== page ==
Homeowners insurance is a package policy that covers the dwelling, outbuildings, personal property, and also provides personal liability protection The policy is a lengthy document that describes coverages, exclusions, restrictions, limitations, and conditions. Insurance is not designed to cover all losses, so review the policy to find out what is and is not covered. For example, most standard homeowners policies provide 'all risk' coverage on dwellings with exclusions for losses caused by earthquake, flood, and more. Personal belongings, on the other hand, are covered for losses like fire, wind, theft, etc. that are specifically listed in the policy. Limitations apply to pricey belongings like jewelry, silverware, artwork, computers, etc. Be familiar with policy exclusions, restrictions, and limitations. Identify your insurance needs, and look for gaps in coverage. Insurers offer a variety of endorsements that tailor policies for individual needs. Talk to your homeowner's insurance agent about additional protection as needed.
Review the policy's loss settlement provisions. Standard homeowners contracts typically provide 'replacement cost' coverage on dwelling losses. This means age or wear and tear do not affect the claim settlement. Personal property losses on the other hand, are depreciated. Look into buy-back endorsements that expand loss settlement provisions.
Make sure the dwelling coverage limit is sufficient. Homeowners insurance is based on replacement cost, which is the amount to rebuild the structure using materials of like kind ad quality. Replacement cost is based on square feet, number of stories, construction materials, foundation, and extra features. Ask your homeowners insurance agent to help you determine the replacement cot of your dwelling. It is best to insure your home for its full replacement cost. Most policies require a dwelling limit that is at least 80% of the home's replacement cost. The figure may be higher if the policy provides guaranteed replacement cost coverage on the dwelling. Insuring your home for less than its replacement cost becomes a problem when a loss occurs. Under-insuring your home may result in a reduced claim settlement that is far below the cost to rebuild or repair damages.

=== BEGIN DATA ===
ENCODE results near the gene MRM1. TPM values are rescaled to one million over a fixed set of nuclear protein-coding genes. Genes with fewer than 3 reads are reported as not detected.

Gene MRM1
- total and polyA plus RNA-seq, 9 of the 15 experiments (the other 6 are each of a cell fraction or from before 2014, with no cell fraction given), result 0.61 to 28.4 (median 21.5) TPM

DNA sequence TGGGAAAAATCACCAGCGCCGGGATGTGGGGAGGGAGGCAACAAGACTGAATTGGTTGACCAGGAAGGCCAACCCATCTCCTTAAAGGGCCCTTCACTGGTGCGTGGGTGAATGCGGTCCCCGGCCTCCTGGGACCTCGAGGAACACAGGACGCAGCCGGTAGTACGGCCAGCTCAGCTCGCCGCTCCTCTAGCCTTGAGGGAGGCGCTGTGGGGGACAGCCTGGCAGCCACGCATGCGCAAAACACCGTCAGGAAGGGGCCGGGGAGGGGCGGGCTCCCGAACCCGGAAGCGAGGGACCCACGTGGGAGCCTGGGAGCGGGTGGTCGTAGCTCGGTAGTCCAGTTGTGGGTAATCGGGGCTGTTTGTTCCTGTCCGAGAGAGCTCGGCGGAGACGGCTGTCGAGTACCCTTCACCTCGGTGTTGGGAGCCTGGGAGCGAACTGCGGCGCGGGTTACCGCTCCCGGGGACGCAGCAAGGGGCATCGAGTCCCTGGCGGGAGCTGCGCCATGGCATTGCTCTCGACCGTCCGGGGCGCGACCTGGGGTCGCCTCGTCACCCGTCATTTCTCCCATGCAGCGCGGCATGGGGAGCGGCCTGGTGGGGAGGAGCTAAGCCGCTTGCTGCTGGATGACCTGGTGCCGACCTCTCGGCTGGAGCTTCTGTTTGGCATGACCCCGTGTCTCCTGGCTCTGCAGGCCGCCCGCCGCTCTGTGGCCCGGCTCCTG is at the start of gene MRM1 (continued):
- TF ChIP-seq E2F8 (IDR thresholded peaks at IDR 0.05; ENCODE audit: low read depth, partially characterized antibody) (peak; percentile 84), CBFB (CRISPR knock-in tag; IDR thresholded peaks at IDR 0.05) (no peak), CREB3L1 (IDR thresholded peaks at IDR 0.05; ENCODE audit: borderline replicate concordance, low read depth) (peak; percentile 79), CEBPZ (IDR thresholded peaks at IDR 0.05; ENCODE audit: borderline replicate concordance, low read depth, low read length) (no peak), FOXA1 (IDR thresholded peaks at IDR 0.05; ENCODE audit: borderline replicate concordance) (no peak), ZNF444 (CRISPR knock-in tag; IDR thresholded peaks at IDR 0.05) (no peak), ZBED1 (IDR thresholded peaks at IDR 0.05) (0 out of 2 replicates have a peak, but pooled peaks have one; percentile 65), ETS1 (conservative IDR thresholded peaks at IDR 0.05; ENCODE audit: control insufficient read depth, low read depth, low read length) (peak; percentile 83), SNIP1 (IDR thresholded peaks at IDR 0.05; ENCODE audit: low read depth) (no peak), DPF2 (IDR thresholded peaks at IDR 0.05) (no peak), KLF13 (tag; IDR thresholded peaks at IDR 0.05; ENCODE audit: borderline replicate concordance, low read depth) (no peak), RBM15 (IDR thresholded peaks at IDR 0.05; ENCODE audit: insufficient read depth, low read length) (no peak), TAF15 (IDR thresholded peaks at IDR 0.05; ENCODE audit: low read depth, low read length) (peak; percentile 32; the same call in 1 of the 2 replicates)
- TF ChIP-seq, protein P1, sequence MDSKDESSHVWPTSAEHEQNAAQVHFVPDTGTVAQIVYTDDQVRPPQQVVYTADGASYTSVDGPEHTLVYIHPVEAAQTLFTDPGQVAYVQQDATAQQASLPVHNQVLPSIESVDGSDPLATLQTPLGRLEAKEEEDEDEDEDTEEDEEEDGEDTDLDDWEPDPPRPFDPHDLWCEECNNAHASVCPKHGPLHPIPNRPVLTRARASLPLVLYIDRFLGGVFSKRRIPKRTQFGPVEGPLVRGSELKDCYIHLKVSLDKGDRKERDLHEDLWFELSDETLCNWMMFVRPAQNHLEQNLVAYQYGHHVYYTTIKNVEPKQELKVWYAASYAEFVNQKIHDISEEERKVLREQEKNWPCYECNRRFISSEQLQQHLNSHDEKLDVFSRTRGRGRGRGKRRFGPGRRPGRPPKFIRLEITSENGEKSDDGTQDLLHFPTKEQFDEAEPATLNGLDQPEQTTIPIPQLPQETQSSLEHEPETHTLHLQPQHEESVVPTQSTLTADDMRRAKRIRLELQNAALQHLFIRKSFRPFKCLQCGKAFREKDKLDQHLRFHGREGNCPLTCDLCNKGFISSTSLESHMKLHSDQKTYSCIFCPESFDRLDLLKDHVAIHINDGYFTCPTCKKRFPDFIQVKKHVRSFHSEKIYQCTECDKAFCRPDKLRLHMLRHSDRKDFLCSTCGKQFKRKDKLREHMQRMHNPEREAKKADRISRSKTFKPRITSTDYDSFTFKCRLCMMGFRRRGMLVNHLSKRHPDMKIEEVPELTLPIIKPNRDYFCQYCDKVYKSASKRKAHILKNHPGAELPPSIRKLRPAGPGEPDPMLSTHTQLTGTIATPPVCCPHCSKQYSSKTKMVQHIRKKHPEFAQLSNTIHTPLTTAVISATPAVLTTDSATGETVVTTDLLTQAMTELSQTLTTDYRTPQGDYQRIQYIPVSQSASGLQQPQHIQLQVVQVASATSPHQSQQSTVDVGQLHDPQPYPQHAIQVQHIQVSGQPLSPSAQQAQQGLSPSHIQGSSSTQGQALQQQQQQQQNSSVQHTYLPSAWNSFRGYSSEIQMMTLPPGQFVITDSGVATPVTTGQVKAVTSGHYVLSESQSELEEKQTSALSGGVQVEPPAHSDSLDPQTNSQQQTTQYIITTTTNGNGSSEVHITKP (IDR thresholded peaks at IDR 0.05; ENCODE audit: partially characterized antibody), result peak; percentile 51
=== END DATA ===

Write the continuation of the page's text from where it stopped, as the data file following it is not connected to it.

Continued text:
Confirm the policy provides enough personal property insurance protection. Most people have more belongings than they realize. A personal property inventory is a great way to assess how much contents coverage is necessary. Create a room-by-room record that describes each belonging. Be as specific as possible, including year, make, model, serial number, value, and receipts whenever possible. Keep the inventory in a safe deposit box, or secure off-site location. It will be an invaluable tool for identifying and valuing personal property damages if a loss occurs. Total the value of your possessions, and compare this figure to the contents coverage limit Get in touch with your homeowners insurance agent if more coverage is necessary.
Liability is an important, but often overlooked part of the homeowners insurance policy. It pays when you, your family, or your pets are responsible for injury to others or damage to their property. It also covers legal fees. Exclusions and limitations apply to liability coverage. For example, inform your homeowners insurance agent if you have a swimming pool, trampoline, pet, or home-based business. Failure to disclose this information may jeopardize coverage. Choose a liability limit based on your financial assets.
Finally, review the policy declarations page. The declarations page lists identifying information including the policy number, effective date, your name, address, lien holder details, policy limits, extra coverages, and more. Be certain the information is accurate.